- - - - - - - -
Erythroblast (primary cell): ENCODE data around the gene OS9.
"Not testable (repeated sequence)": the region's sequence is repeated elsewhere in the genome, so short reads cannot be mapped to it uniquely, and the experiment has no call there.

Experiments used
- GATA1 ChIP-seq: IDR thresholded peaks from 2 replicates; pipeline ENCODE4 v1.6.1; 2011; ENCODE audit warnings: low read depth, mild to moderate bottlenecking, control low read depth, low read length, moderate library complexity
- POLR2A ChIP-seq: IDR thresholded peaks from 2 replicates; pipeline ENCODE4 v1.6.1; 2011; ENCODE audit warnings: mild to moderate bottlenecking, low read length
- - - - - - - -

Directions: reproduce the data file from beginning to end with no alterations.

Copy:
Erythroblast (primary cell): ENCODE data around the gene OS9.
"Not testable (repeated sequence)": the region's sequence is repeated elsewhere in the genome, so short reads cannot be mapped to it uniquely, and the experiment has no call there.

Experiments used
- GATA1 ChIP-seq: IDR thresholded peaks from 2 replicates; pipeline ENCODE4 v1.6.1; 2011; ENCODE audit warnings: low read depth, mild to moderate bottlenecking, control low read depth, low read length, moderate library complexity
- POLR2A ChIP-seq: IDR thresholded peaks from 2 replicates; pipeline ENCODE4 v1.6.1; 2011; ENCODE audit warnings: mild to moderate bottlenecking, low read length